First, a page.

Cryonics Raising the Dead

Today technology plays a vital role in every aspect of life. Increasing standards in technology in many fields particularly in medicine, has taken man today to high esteem. Nanotechnology is a new technology that is knocking at the doors. This technology uses atoms with a view to creating a desired product. The term nanotechnology has been a combination of two terms,”nano”and “technology”. The term nano is derived from a Greek word “nanos” which means “dwarf”. Thus nanotechnology is dwarf technology. A nanometer is one billionth of a metre.

The main application of nanotechnology is cryonics. Cryonics is nothing but an attempt of raising the dead. Cryonics is not a widespread medical practice and viewed with skepticism by most scientists and doctors today.


The word "cryonics" is the practice of freezing a dead body in hopes of someday reviving it. A Cryonics is the practice of cooling people immediately after death to the point where molecular physical decay completely stops, in the expectation that scientific and medical procedures currently being developed will be able to revive them and restore them to good health later. A patient held in such a state is said to be in 'cryonic suspension’. Cryonics is the practice of cryopreserving humans and pets (who have recently become legally dead) until the cryopreservation damage can be reversed and the cause of the fatal disease can be cured (including the disease known as aging). However, there is a high representation of scientists among cryonicists. Support for cryonics is based on controversial projections of future technologies and of their ability to enable molecular-level repair of tissues and organs.

The central premise of cryonics is that memory, personality, and identity are stored in cellular structures and chemistry, principally in the brain.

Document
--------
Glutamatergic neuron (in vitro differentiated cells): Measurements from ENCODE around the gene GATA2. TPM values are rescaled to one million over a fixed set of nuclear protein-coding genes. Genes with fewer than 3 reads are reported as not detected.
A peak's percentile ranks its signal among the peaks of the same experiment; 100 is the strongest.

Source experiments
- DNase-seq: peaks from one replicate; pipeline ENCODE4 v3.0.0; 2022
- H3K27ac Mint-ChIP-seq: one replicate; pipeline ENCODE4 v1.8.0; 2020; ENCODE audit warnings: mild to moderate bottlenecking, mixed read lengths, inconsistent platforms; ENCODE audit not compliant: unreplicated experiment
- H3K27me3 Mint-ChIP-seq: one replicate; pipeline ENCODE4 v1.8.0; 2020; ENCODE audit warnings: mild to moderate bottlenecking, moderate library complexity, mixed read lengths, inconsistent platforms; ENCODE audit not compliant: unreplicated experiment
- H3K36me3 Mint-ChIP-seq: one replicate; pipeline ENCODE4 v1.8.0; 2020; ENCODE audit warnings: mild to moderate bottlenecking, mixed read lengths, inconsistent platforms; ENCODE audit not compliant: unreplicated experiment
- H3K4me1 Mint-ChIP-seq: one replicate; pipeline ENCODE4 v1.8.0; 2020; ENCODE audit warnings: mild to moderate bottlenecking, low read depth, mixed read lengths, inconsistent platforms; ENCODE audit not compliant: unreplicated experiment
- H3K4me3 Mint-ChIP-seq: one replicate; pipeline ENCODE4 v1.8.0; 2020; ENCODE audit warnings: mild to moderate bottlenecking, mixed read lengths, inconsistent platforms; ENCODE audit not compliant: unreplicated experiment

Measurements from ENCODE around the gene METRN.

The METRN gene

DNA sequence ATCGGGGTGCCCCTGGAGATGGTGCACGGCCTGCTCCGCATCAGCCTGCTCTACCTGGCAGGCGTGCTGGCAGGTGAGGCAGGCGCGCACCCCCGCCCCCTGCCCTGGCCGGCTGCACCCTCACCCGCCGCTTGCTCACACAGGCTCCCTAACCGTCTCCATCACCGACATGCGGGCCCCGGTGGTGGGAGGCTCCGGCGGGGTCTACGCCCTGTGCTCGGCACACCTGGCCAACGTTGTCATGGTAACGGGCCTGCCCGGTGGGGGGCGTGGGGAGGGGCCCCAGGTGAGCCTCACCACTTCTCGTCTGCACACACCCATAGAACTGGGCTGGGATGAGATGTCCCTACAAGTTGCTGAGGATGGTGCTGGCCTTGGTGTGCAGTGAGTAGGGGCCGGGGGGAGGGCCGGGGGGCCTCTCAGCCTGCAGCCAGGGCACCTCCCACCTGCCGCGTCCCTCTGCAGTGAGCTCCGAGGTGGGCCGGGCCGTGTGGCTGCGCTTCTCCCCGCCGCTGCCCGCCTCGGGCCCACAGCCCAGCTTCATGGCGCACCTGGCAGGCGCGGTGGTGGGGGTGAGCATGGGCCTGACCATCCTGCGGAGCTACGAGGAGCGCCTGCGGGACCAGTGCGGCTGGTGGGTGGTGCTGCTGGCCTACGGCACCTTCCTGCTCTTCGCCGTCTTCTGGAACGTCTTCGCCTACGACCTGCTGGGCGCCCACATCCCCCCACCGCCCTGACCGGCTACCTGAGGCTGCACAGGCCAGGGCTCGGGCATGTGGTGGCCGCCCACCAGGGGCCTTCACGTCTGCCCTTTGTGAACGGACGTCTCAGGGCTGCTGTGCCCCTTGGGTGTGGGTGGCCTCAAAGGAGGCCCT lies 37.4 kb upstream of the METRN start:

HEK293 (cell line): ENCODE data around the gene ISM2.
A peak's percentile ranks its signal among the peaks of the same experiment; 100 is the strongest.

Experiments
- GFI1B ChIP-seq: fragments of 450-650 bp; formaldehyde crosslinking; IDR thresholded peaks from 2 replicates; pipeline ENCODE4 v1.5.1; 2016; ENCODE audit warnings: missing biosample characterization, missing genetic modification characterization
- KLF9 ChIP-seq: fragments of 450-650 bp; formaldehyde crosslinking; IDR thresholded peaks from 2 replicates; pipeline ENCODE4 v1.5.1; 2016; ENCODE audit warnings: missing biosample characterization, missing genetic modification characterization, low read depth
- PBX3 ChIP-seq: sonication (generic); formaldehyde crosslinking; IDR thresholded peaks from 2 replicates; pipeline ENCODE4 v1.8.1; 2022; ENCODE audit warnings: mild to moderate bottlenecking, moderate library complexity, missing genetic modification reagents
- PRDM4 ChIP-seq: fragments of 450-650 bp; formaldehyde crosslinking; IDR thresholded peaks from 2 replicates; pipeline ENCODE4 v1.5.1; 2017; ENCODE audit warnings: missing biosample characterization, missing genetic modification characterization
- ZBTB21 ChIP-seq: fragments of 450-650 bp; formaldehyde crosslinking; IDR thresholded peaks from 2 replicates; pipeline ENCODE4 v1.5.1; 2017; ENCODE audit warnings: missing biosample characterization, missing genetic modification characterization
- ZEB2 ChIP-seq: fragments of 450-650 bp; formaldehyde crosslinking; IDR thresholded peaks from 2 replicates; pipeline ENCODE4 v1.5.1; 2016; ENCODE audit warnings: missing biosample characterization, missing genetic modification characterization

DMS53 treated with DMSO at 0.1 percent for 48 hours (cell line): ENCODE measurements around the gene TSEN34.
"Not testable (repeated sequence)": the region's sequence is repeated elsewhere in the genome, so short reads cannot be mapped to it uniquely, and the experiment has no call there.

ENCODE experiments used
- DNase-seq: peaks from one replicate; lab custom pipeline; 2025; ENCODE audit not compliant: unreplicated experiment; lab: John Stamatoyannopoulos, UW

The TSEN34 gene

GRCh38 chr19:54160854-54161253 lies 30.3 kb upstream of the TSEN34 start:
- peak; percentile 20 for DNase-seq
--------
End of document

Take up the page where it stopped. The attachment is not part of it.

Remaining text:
We believe that revival is a real possibility because:

(1) Many biological specimens have been cryopreserved, stored at liquid nitrogen temperature where all decay ceases, and revived; these include whole insects, vinegar eels, many types of human tissue including brain tissue, human embryos which have later grown into healthy children, and a few small mammalian organs. Increasingly more cells, organs and tissues are being reversibly cryopreserved.

(2) The repair capabilities of molecular biology and nanotechnology increasingly point to a future technology that can repair damage due to aging, disease and freezing.

Cryonics patient prepares for the future:

How an Alcor patient's body is frozen and stored until medical technology can repair the body and revive the patient, or grow a new body for the patient.

Patient declared legally dead

 On way to Alcor in Arizona, blood circulation is maintained and patient is injected with medicine to minimize problems with frozen tissue. Cooling of body is begun. (If body needs to be flown, blood is replaced with organ preservatives.)

At Alcor the body is cooled to 5 degrees

Chest opened, blood is replaced with a solution (glycerol, water, and other chemicals) that enters the tissues, pushing out water to reduce ice formation. In 2 to 4 hours, 60% or more of body water is replaced by glycerol.

Freezing the body

The patient is placed in cold silicone oil, chilling the body to -79°C. Then it's moved to an aluminum pod and slowly cooled over 5 days in liquid nitrogen to -196°C (minus 320° Fahrenheit), then stored.

The cryopreserved patient is stored upside down in large vats called ‘bigfoot dewars’ or ‘cryostats’ as shown above. It is said to be ‘suspended animation’.

Actual process starts:

After preserving the body for some days, they will start the surgery. As a part of it, they will apply some chemicals like glycerol and some advanced chemicals to activate the cells of the body. By doing so, 0.2% of the cells in the body will be activated. After that they will preserve the body for future applications. The cryonicists strongly believe that future medicines in 21st century will be useful to rapidly increase those cells that will help to retrieve the dead person back.

Storage vessel

Stainless-steel vats formed into a large thermos-bottle-like container. Vat for up to four bodies weighs about a ton; stands 9 feet tall.

At Alcor

A surgeon connects major blood vessels to a perfusion circuit.A cryoprotectant solution is circulated through the patient at a temperature near 0°C (the freezing point of water) for several minutes. This washes out any remaining blood. The cryoprotectant concentration is then linearly increased over 2 hours to one half the final target concentration. This slow introduction minimizes osmotic stress, and allows time for the cryoprotectant concentration to equilibrate (become the same) inside and outside cells. A rapid increase to the final concentration is then made, and the final concentration is held until the venous outflow concentration 

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  • Raj Janorkar

    Cryonics Raising the Dead

    2 years ago